Winter Application of Phosphorus and Potassium to Farms

February 3, 2010 at 11:55 am

The following appeared in the January 26, 2010 edition of the CORN Newsletter:

A lot of fertilizer has been going on fields in the last couple of weeks, and though it is certainly not an optimal time, there is one advantage to application now with the wet autumn in 2009: compaction is minimized on frozen soils compared to saturated ones. However, just like manure applications on frozen or snow-covered ground, the possibility of commercial fertilizers moving off-site in runoff increases greatly when P and K do not migrate into the soil profile (perhaps more so since commercial P and K sources are water soluble by design). Environmental concerns notwithstanding, fertilizer inputs are a significant part of a crop enterprise budget, and losses from the field equate to losses on a balance sheet.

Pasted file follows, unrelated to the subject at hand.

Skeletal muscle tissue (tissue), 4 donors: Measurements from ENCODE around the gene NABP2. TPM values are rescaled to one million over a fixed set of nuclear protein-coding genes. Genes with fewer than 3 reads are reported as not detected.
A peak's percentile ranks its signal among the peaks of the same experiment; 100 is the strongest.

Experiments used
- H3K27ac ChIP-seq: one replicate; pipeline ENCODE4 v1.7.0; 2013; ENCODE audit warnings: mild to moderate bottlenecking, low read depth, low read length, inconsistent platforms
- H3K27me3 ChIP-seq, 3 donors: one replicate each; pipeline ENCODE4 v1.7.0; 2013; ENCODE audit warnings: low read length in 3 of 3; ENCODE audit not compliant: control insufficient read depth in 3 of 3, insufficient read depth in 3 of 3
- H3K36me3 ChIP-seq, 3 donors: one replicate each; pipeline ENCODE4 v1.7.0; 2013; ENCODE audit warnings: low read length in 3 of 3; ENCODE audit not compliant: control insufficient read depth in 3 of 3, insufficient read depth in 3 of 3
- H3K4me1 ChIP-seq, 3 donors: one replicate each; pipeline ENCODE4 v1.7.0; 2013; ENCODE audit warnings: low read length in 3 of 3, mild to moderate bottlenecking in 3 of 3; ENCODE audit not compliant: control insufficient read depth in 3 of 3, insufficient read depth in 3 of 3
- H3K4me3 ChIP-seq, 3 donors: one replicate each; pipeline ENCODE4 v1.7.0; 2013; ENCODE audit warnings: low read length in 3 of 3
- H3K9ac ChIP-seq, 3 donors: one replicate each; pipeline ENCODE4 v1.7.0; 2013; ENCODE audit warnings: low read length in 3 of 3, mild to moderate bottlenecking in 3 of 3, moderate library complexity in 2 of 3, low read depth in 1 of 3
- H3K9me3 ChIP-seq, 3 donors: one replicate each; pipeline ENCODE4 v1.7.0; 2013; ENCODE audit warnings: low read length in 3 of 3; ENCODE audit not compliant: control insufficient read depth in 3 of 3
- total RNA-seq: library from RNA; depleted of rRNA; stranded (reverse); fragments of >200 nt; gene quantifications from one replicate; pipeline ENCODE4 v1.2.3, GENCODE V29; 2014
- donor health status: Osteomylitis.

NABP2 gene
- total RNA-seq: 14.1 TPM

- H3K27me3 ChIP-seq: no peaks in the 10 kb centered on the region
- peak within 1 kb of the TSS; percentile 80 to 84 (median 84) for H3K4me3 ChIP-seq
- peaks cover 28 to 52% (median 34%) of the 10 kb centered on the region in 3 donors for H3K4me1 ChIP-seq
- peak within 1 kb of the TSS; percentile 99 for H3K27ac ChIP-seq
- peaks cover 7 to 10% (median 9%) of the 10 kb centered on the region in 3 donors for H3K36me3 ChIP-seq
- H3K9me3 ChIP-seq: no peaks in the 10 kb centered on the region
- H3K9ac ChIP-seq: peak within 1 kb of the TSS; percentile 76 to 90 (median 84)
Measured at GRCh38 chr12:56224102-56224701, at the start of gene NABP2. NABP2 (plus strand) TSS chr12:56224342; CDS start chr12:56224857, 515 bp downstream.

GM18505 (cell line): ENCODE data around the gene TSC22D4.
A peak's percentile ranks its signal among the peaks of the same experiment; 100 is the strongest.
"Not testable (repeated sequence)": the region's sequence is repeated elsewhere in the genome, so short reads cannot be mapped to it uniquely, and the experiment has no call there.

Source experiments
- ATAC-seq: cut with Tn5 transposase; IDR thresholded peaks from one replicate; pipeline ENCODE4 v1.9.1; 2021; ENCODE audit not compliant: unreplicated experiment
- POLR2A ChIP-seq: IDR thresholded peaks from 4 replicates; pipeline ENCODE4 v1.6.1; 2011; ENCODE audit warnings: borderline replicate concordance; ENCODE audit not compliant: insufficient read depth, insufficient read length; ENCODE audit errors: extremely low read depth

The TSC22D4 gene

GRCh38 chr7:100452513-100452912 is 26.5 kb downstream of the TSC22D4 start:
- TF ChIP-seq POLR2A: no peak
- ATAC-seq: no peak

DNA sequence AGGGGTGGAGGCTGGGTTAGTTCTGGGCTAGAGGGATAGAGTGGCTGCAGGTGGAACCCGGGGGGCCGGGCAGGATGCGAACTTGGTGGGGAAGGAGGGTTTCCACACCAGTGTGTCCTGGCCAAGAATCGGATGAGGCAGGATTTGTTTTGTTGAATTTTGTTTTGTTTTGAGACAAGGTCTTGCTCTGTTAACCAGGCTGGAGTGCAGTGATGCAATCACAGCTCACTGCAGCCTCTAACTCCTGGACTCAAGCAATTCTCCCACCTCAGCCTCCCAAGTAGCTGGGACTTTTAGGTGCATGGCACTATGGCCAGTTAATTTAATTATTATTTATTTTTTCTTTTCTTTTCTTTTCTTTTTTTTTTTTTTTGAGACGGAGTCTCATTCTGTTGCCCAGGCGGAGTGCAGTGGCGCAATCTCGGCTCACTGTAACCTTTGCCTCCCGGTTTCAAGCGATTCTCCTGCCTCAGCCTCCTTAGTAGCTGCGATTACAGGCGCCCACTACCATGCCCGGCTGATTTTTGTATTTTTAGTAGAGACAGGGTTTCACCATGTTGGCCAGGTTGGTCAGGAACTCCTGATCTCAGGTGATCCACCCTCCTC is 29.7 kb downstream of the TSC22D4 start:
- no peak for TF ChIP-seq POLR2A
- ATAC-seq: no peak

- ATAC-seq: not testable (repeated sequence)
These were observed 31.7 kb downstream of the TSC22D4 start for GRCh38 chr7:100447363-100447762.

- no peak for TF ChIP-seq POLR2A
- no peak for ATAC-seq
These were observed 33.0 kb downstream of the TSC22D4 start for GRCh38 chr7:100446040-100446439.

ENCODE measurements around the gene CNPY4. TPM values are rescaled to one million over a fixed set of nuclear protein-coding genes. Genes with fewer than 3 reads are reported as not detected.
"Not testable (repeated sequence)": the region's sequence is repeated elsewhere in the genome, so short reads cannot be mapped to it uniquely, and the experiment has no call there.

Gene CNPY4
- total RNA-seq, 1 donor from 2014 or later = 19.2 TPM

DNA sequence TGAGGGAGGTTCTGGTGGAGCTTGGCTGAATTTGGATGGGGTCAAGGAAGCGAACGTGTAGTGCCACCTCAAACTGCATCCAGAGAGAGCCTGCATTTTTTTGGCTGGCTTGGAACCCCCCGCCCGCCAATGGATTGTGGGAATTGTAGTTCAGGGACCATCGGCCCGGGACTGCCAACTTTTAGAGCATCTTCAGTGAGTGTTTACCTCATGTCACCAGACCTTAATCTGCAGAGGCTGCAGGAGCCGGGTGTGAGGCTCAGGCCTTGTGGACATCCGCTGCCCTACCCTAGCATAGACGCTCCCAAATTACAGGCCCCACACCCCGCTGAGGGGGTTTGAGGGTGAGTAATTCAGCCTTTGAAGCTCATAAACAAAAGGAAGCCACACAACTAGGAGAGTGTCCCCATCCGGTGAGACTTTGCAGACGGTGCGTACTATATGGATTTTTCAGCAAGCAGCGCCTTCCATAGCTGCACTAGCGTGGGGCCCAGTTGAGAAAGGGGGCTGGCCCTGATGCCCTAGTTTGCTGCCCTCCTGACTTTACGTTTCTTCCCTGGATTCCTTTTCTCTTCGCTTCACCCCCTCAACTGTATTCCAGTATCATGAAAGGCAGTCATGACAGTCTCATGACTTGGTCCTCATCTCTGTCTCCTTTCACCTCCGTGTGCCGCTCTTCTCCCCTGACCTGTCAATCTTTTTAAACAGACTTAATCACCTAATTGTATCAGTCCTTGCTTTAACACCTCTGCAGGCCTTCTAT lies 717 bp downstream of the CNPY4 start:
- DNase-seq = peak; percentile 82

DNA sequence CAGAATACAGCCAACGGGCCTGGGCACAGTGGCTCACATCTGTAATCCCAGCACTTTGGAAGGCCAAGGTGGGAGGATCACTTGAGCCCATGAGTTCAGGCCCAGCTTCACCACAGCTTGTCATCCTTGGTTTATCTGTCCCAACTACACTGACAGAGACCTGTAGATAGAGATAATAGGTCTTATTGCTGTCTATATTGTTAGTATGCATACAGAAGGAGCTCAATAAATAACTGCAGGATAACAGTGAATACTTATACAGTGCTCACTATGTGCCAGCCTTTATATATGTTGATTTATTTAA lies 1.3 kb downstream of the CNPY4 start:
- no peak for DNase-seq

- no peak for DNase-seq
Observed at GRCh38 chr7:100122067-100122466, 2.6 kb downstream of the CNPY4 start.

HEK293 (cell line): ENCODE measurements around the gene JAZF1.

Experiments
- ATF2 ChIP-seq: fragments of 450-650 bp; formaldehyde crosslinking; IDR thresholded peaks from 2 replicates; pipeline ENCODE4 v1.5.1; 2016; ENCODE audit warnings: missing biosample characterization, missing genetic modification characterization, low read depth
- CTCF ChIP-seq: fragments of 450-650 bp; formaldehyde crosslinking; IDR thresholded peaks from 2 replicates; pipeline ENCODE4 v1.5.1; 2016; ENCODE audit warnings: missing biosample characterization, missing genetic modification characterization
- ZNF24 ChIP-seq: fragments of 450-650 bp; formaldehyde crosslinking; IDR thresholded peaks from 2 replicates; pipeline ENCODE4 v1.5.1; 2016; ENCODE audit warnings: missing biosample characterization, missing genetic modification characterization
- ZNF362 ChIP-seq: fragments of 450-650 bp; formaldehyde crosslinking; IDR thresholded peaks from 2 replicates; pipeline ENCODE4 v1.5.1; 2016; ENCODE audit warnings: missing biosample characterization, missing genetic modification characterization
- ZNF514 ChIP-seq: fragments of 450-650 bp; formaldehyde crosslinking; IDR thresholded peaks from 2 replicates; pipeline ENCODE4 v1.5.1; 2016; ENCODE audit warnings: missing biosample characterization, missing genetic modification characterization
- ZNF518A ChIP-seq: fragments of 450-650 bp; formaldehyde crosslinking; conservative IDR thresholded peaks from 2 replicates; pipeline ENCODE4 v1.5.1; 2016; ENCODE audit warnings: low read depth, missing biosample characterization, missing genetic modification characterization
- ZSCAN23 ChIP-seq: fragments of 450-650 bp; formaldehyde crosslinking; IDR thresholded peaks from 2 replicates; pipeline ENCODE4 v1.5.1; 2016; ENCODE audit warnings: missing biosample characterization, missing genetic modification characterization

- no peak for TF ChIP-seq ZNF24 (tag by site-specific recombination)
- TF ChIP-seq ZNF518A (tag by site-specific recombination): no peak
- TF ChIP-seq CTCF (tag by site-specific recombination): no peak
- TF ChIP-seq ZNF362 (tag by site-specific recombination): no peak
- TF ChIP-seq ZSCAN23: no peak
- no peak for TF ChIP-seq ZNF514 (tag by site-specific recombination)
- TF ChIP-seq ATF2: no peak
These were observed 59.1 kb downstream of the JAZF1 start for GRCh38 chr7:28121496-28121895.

Consider if an application of P and K to particular fields is even necessary by checking a recent soil test against the Tri State Fertilizer Recommendations for the planned crop and crop rotation. Also strongly consider an application setback from sensitive areas (ditches, waterways, streams, etc.) of at least 200 ft, especially on sloping land where surface movement is accelerated. For more information, there is an Extension Fact Sheet on phosphorus best management practices available online:

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